Now, imagine the Oklahoma State packaged play up against the Michigan State double A-gap blitz. Oklahoma State is in the shotgun, so their quarterback has a little extra time to deal with the immediate pressure in his face. There is a screen element to the play to get the ball to the perimeter quickly. There is a running action that causes indecision on the blitzers. And there is a pass pattern to the Pokes' best receiver on the backside that can work against some of the coverage concepts that the Spartans put behind their blitz. Instead of having to guess what Mart Dantonio and Pat Narduzzi are going to call in terms of a coverage, the offense has an answer to each of the questions posed by the defense.*
* - Brown's piece makes Texas-Oklahoma State one of the must-watch games of the year because it will pit the Cowboys' packaged plays against Manny Diaz and a stacked Texas defense. One can make the same point for Texas-West Virginia.
The query that comes to mind now is when packaged plays will come to the SEC and which teams will be the ones to first exploit them. SEC offenses have been going backwards in recent years as coaches mimic Nick Saban, not quite understanding what makes Saban's teams so successful. Gary Danielson has taken Auburn's and Florida's decisions to move from the spread to a pro-style approach as the occasion to do a victory dance for his prediction that the spread would recede in the SEC. After all, we are a whopping one season removed from Auburn winning the national title with an unstoppable spread and a mediocre, Ted Roof-coached defense (a pair of redundant adjectives, I know), so why wouldn't Gary claim victory now? And Auburn and Florida only combined to win three of the last six national titles using the spread, so the offense is clearly never going to work against SEC defenses.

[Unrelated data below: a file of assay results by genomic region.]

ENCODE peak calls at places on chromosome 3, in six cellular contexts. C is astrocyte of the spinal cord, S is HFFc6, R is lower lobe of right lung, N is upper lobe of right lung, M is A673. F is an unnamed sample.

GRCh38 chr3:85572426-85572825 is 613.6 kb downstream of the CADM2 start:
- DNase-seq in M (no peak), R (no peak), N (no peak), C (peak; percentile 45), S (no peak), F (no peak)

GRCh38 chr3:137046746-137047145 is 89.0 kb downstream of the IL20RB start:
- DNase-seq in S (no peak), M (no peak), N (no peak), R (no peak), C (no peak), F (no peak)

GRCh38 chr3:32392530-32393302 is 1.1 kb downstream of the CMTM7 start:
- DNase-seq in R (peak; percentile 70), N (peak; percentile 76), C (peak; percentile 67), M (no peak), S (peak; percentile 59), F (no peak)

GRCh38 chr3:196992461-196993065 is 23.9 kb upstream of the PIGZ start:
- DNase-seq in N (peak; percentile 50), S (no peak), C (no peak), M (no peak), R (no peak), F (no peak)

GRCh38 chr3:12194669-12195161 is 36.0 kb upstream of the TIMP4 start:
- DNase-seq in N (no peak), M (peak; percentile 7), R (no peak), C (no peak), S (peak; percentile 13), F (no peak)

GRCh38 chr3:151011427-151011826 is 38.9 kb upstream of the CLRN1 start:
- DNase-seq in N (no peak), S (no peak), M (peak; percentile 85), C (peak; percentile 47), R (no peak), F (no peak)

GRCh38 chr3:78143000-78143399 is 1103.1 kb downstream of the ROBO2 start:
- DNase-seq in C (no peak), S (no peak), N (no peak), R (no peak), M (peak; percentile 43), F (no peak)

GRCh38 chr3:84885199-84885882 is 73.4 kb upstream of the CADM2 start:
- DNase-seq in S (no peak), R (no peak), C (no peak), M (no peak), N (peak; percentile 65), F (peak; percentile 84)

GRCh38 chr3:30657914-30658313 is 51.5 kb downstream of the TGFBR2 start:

One of the joys of packaged plays is that Danielson's Luddite views on offense do not justify the SEC ignoring this trend. The SEC can combine its traditional strengths in recruiting and defense alongside a cutting edge offensive approach. If Danielson is right that SEC teams should not use the spread because it is harder to recruit when you run an offense that is not common in the NFL, then there is no reason why they cannot use a concept that can be run out of any formation. In fact, as Brown points out in his piece, NFL teams also run packaged plays. What better way is there to prepare a quarterback for the NFL than to say "we trained him to run the same plays and make the same decisions as Aaron Rodgers?"
So, the question becomes "who in the SEC is going to take the first plunge into packaged plays?" Given Brent Pease's background with the Air Raid offense and the fact that packaged plays have come out of that family, Florida seems like a good bet, although probably not in Pease's first year in Gainesville. He has enough challenges deprogramming a pair of young quarterbacks after a year under the tutelage of Charlie Weis. Mississippi State is a possibility because packed plays seem like the sort of concept that would interest Dan Mullen.
From a local perspective, do any of us have faith that Mark Richt and Mike Bobo are going to start using packaged plays? The easy answer is to say "no" and then to break out laughing. However, there are a couple reasons why packaged plays would make sense for the Dawgs. First, Brown points out that the concept works best with a no-huddle approach:
The rise of "packaged plays" is important on its own, but it becomes essential when combined with the other trend in football - the up-tempo no-huddle. The no-huddle, especially when operated by quarterbacks like Rodgers or Tom Brady, is an invaluable weapon when combating modern defenses that rely on constant movement to maximize confusion. "In the no-huddle context, the advantage of packaged plays becomes particularly acute," says Grabowski, adding, "An offense that can run these packaged plays at the fastest tempos can get a vanilla look that further simplifies the read on a key defender." If you're going to go fast-paced no-huddle to prevent defenses from substituting or setting up in something exotic, you have to do it, well, fast, and slow audibles with lots of words and gyrations at the line are not that.
Georgia is the best-equipped team in the conference to implement this part of the strategy. Second, Richt and Bobo have an experienced quarterback this year. If anyone in the league can be trusted to be a point guard on grass, it ought to be Aaron Murray. The logic will be even stronger next year when Georgia has the benefit of a four-year starter under center. Richt and Bobo managed to stick to their guns during the spread craze. Now, offensive innovation has come around in a form that jibes with their preferred style. Will they take advantage?